Seeking to regain the high ground on free trade, the Bush administration proposed yesterday that all members of the World Trade Organization eliminate tariffs on industrial and consumer goods by 2015 and exhorted U.S. trading partners to respond with similarly bold initiatives.
The proposal for a "tariff-free world" won praise from major business groups, which said it would ignite the slow-moving WTO negotiations for a new round of steps to lower trade barriers on a global basis.
But a number of trade experts, suspicious that the proposal is a public relations gambit, questioned whether the White House is truly prepared to expose heavily protected industries such as textiles and steel to fully free trade. The politically powerful American Textile Manufacturers Institute, for its part, denounced the idea of eliminating tariffs on manufactured goods worldwide as "an outright gift to China."
At a news conference, U.S. Trade Representative Robert B. Zoellick took the unusual step of emphasizing the benefits that would accrue to American consumers from abolishing tariffs. In the past, U.S. trade officials have tended to stress the gains in jobs and exports that stem from open trade -- and Zoellick did some of that, citing a study predicting that slashing nonagricultural tariffs to zero would generate an $83 billion increase in annual shipments of American goods abroad, about 11 percent above last year's level.
But with two Wal-Mart employees standing nearby holding baskets of goods, including flashlights, pacifiers, disposable cameras, men's sweaters and children's clothing, Zoellick focused on the savings that tariff elimination would mean for shoppers of imported merchandise. Without tariffs, those items, which currently cost $202, would cost $170, he said, adding jokingly: "It's a heck of a price rollback."
The proposal on manufactured goods is the latest of several opening positions that the administration has advanced in the WTO trade talks, which were launched a year ago in Doha, Qatar, with a 2005 deadline. The other proposals concerned trade in services and farm products. The talks have bogged down amid accusations that the United States, European Union and Japan don't appear genuinely willing to scrap the trade barriers and agricultural subsidies that hurt producers of clothing and crops in developing countries. The Bush administration has been the target of particularly severe criticism for adopting free-trade rhetoric while bowing to demands for protection from steelmakers and farmers.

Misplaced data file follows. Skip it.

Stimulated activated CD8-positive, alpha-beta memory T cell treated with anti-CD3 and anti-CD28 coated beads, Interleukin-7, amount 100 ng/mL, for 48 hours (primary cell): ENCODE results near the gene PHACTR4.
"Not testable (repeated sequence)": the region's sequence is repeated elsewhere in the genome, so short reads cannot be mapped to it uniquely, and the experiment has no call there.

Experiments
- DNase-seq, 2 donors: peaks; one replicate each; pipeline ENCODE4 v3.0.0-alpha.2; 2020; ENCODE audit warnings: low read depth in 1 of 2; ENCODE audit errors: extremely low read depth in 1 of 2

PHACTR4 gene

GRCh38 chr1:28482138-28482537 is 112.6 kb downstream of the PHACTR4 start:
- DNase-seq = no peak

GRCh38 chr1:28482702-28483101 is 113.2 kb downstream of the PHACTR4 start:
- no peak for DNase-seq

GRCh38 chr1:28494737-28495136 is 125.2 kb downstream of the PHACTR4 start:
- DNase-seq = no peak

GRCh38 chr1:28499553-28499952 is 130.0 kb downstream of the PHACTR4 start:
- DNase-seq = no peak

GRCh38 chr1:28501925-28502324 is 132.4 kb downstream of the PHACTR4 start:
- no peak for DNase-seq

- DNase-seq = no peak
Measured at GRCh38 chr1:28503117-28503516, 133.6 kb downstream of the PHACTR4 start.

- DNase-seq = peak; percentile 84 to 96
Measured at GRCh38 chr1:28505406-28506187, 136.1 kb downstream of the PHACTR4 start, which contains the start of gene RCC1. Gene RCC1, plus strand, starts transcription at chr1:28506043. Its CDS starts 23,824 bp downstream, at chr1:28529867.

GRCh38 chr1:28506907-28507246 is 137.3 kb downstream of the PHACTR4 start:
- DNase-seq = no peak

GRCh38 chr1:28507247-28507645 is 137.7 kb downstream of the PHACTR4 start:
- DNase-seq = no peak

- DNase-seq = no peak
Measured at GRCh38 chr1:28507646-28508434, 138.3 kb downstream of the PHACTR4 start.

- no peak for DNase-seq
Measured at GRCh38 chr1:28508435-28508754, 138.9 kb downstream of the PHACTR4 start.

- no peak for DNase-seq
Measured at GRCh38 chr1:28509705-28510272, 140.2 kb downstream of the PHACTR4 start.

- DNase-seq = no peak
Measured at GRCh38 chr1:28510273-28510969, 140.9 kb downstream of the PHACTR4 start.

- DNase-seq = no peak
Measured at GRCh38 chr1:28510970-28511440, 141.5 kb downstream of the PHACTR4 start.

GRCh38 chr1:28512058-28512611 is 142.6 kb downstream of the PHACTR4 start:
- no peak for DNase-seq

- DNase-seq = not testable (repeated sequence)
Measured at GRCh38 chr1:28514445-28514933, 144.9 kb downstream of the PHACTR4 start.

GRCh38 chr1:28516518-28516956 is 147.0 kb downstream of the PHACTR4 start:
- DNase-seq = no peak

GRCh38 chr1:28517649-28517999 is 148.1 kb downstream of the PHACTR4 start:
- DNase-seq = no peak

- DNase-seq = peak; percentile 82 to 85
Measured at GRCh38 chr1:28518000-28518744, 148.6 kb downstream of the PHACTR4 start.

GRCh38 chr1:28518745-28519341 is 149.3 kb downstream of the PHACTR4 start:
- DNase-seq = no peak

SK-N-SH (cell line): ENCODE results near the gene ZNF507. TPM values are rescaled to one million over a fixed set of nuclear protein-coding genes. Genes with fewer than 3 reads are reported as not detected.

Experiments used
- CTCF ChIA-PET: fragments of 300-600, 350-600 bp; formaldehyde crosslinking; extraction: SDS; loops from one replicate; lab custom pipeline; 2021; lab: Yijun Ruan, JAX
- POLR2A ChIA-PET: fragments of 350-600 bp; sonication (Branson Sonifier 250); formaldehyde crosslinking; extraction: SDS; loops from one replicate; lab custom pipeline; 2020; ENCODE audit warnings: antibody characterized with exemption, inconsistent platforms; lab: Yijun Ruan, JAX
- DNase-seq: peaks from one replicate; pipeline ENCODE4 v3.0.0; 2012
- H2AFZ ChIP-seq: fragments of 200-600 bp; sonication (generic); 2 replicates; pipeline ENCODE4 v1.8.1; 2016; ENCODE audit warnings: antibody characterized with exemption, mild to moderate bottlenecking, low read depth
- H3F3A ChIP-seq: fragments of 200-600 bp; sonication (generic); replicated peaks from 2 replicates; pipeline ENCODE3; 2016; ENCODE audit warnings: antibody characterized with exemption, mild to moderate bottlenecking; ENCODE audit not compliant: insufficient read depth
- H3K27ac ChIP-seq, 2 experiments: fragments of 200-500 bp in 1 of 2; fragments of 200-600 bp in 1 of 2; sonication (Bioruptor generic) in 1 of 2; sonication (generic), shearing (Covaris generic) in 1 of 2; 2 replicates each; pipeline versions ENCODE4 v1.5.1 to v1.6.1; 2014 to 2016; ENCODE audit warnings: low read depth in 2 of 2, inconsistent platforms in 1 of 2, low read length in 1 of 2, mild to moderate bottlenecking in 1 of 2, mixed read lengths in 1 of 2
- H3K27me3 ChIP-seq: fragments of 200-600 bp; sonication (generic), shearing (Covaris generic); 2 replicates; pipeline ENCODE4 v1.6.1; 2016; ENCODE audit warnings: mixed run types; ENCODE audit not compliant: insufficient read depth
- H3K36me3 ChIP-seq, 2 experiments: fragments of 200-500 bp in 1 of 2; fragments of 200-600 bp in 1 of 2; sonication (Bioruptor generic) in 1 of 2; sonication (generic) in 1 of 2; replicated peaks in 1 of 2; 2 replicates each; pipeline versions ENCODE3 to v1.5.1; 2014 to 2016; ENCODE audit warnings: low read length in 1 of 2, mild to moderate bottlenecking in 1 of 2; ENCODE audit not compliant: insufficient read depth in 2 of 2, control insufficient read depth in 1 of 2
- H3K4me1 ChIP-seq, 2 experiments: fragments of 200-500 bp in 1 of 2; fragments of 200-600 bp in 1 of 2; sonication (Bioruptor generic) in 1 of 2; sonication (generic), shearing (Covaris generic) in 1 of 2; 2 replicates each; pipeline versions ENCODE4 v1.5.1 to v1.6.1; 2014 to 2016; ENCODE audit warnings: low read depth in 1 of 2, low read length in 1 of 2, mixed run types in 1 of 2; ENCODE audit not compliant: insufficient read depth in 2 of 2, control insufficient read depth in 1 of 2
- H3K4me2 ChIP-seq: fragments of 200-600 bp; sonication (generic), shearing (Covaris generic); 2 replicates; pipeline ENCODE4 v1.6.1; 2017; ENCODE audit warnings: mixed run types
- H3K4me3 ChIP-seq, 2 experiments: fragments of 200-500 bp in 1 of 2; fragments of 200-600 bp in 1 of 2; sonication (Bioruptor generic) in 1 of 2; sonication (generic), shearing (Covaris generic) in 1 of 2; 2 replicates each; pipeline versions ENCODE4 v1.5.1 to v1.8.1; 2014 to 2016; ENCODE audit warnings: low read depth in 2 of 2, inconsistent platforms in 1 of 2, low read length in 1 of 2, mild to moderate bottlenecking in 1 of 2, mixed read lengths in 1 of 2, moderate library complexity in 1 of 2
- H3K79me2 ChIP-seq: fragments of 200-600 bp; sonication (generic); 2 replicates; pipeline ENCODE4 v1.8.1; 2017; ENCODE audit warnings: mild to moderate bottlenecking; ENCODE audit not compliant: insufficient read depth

Zoellick maintained that the "far-reaching" zero-tariff initiative ought to entice foreign governments to be more forthcoming in making the concessions that could win the necessary unanimous support for a deal among the WTO's 144 members. "We hope that countries hanging back in some areas will see the benefits," he said.
But he acknowledged that other nations would have to dismantle much higher tariffs than Washington would, citing figures that goods imported into the United States face duties averaging about 4 percent, compared with an average of 40 percent in other countries. Many developing countries insist that they must protect their industries to some extent, so their acceptance of the proposal is highly unlikely, many trade experts said.
"I know people will say, 'Are you being too ambitious?' " Zoellick said. But recalling his experience in the late 1980s as a top State Department official who helped negotiate the reunification of Germany, he said, "People said the Berlin Wall could never come down." He also maintained that poor countries stand to reap enormous gains from the proposal, citing World Bank estimates that free trade in goods would lift 300 million people out of poverty as export opportunities opened up to their industries and farmers.
Among the business groups hailing the initiative was the National Foreign Trade Council, whose president, Bill Reinsch, called it a "historic proposal that is both visionary and realistic."
But a scathing assessment was offered by Kevin Watkins, a policy expert at Oxfam, the development agency that champions the cause of poor nations. "This is an early negotiating gambit, a bit of a PR jaunt," he said.
He noted that although the United States is supposedly offering duty-free access to goods made in sub-Saharan African countries, the amount of apparel that could be shipped to the United States under the plan would be restricted and would have to be made from American fabric. "This doesn't create the impression of a country that's serious about expanding market opportunities for the poorest countries," he said.
J. Michael Finger, former lead economist for trade at the World Bank, agreed. "You put out all sorts of stuff that can get you a headline, and it looks good," he said.
Brink Lindsey, a trade expert at the Cato Institute, credited Zoellick for "laying down the right marker, an ambitious and bold marker that points" the WTO talks "in the right direction." But even without ordinary tariffs, he said, U.S. industries can shelter themselves behind the high duties available under anti-dumping laws. Many WTO members are demanding that the United States make its anti-dumping laws less tilted in favor of domestic industries.
"If the U.S. advances this proposal to zero out tariffs, while fighting intransigently against antidumping reform, that's going to alienate developing countries, because they're going to smell a scam," Lindsey said.